The proliferation of time-shifted and online-TV viewing has prompted time-sensitive movie-studio marketers to rethink the programs they buy, but it has yet to significantly affect their media mix. Despite anecdotal evidence that Twitter and Facebook can help launch a movie with a strong word-of-mouth campaign, TV is still king for Tim Palen, president-marketing at Lionsgate films.

A midsize studio player with hit films such as the "Saw" franchise and Tyler Perry's "Madea" movies, Lionsgate has increasingly relied on live events and sports to anchor its marketing strategy and even affect the scheduling of its movies. "Traditionally for us, TV has always been the cornerstone of our marketing plan. It was 10 years ago and it still is today. There are a lot of new tangential elements that have been added to the playbook that weren't around 10 years ago like online. But it's just as strong as it ever was, if a little different." For most marketers, of course, the goal is to be everywhere consumers are -- and that necessarily includes TV. Even as it doubled its digital spending last year, Unilever increased spending on TV, Mr. Weed said. "I'm interested in fishing where the fish are," he said, so Unilever will keep spending on TV even as it tries new media such as iAd advertising on the iPad. Combining TV and digital often delivers the best results, he said, pointing to the 2010 launch of Dove Men+Care in the U.S. with a Super Bowl ad followed by heavy digital spending on sports and other sites the following Monday.

Clearly, Best Buy believes in TV. The brand ran its first Super Bowl in 2010 and has publicly discussed shifting more money into the medium. "TV takes consumer head space unlike any other medium," said Drew Panayiotou, senior-VP U.S. marketing. "There are still programs that drive an amazing level of engagement, whether it's the Academy Awards or the Super Bowl.

Drew Panayiotou
"What was presented to me was a video plan, not a TV plan. I was thrilled to hear those words."
Michael Francis
"Our 'Life's a Moving Target ' campaign has several applications, including online banners … and traditional TVspots."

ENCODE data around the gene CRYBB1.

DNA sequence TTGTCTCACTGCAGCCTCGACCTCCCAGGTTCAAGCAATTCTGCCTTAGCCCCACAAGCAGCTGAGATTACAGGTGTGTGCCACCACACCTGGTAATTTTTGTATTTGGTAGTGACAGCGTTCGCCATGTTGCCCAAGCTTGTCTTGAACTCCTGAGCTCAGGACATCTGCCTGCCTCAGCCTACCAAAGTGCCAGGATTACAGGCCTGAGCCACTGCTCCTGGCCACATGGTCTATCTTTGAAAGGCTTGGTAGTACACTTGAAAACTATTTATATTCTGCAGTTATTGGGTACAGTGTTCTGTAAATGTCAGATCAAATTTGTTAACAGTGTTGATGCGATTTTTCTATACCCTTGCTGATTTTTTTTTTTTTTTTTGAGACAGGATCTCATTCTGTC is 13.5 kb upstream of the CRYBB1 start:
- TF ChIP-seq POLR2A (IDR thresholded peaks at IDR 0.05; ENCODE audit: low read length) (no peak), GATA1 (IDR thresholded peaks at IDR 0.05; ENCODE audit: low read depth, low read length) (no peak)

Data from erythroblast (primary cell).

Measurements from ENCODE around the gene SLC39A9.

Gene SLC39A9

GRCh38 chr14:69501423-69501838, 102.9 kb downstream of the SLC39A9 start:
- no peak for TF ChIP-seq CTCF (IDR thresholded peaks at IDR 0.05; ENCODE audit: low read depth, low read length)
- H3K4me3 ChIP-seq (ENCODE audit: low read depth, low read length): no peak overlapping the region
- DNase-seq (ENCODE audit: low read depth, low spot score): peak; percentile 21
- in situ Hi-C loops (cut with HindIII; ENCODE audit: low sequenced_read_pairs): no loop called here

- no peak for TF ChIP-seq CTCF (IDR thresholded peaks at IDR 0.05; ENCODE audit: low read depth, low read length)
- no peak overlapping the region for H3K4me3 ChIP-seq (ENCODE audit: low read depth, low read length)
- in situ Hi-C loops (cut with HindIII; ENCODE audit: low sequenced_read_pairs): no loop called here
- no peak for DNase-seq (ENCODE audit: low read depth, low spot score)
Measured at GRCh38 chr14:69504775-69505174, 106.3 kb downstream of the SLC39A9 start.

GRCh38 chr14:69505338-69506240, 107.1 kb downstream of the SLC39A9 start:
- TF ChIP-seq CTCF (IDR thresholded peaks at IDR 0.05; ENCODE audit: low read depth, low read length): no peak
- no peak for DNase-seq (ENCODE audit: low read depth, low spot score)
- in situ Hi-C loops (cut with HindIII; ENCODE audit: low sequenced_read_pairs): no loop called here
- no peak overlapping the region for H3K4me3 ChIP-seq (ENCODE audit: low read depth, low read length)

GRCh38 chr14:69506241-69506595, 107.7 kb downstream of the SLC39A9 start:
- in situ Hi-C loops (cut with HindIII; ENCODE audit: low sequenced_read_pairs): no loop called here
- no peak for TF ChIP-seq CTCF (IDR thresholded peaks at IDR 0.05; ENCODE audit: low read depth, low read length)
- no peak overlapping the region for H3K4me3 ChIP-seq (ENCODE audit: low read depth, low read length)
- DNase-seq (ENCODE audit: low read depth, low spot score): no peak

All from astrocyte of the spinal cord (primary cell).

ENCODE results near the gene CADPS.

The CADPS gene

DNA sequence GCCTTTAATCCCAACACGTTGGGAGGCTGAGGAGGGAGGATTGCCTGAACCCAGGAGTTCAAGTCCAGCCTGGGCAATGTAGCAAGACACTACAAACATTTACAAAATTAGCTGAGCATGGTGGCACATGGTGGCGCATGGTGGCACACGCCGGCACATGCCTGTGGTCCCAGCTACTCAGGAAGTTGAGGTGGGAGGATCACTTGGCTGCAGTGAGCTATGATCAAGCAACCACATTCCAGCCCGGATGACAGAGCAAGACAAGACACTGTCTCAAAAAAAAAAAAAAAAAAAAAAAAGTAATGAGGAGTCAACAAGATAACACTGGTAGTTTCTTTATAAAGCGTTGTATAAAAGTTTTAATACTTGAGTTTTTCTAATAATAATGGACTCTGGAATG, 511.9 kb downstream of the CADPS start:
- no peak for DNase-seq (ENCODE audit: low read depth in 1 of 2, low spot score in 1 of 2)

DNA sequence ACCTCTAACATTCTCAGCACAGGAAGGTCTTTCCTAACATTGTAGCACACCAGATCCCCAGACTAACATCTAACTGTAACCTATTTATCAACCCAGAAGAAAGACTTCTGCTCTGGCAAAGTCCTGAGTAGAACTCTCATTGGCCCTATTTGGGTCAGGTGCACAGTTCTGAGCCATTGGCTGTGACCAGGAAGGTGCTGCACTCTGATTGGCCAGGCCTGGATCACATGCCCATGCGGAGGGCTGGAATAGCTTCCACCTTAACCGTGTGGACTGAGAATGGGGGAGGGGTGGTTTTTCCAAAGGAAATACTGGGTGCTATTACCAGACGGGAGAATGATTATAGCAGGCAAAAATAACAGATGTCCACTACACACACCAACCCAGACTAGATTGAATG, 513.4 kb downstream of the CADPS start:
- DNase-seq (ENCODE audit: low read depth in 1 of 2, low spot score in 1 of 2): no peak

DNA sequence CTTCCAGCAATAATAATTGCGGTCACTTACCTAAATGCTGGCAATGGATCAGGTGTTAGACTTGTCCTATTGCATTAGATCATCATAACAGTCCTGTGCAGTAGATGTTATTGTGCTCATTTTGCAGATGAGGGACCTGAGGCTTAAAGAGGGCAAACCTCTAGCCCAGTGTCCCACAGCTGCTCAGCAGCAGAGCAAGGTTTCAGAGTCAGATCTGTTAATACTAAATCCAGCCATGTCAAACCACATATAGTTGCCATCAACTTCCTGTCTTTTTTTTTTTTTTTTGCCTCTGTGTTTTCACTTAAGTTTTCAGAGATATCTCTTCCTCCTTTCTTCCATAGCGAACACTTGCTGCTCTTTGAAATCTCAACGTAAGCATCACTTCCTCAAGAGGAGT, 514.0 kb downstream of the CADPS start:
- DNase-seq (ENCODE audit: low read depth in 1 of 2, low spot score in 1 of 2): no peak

Mark Addicks
"You need to visually show the benefit, because you're probably not going to have the time to explain it."

Still, for all his belief in TV, Mr. Panayiotou wants the retailer to be media-agnostic. "We wanted to move media where it made sense, based on the marketing objectives we had," he said. "We gave a pretty big warning to our agencies that we wanted media-agnostic thinking and big marketing ideas."

That led to a centrally managed account at Publicis. The team on the business includes people from Publicis shops ranging from Razorfish to Starcom. "What was presented to me was a video plan, not a TV plan. I was thrilled to hear those words," Mr. Panayiotou said. "We don't want to get locked into a slate of thinking about TV in just one box. Our ability to do video programming rather than TV programming is a big step."

As TV's place in the media mix has evolved, so, too, has the definition of effective messages. With 15-second spots on the rise, ads require more clarity, marketing executives said. Brands need "to be more iconic, more visually arresting," said Mark Addicks, CMO of General Mills, which spent more than $800 million on the air in 2010, about 90% of its total measured media spending, according to Kantar Media. "You need to visually show the benefit because you're probably not going to have the time to explain it," he said.

Subway Advertising Fund Trust CMO Tony Pace describes the sandwich chain's TV strategy as a mix of high-profile plays alongside efficient buys. "We believe in a multilayered approach and are always looking to add layers. You need to be growing and you need to be smart, not just about today but tomorrow."

Subway's ads have appeared during high-profile shows like "American Idol" and during much-watched sporting events such as the NCAA's Final Four games. "You have to have tremendous reach when you're a marketer our size in order to drive business. What we do different is that we tend to create messages that have some longevity," he said. One of those messages is the fast feeder's three-years-running "$5 Footlong" campaign, which Mr. Pace said has been "tremendously successful."

So what does the future of TV look like to CMOs?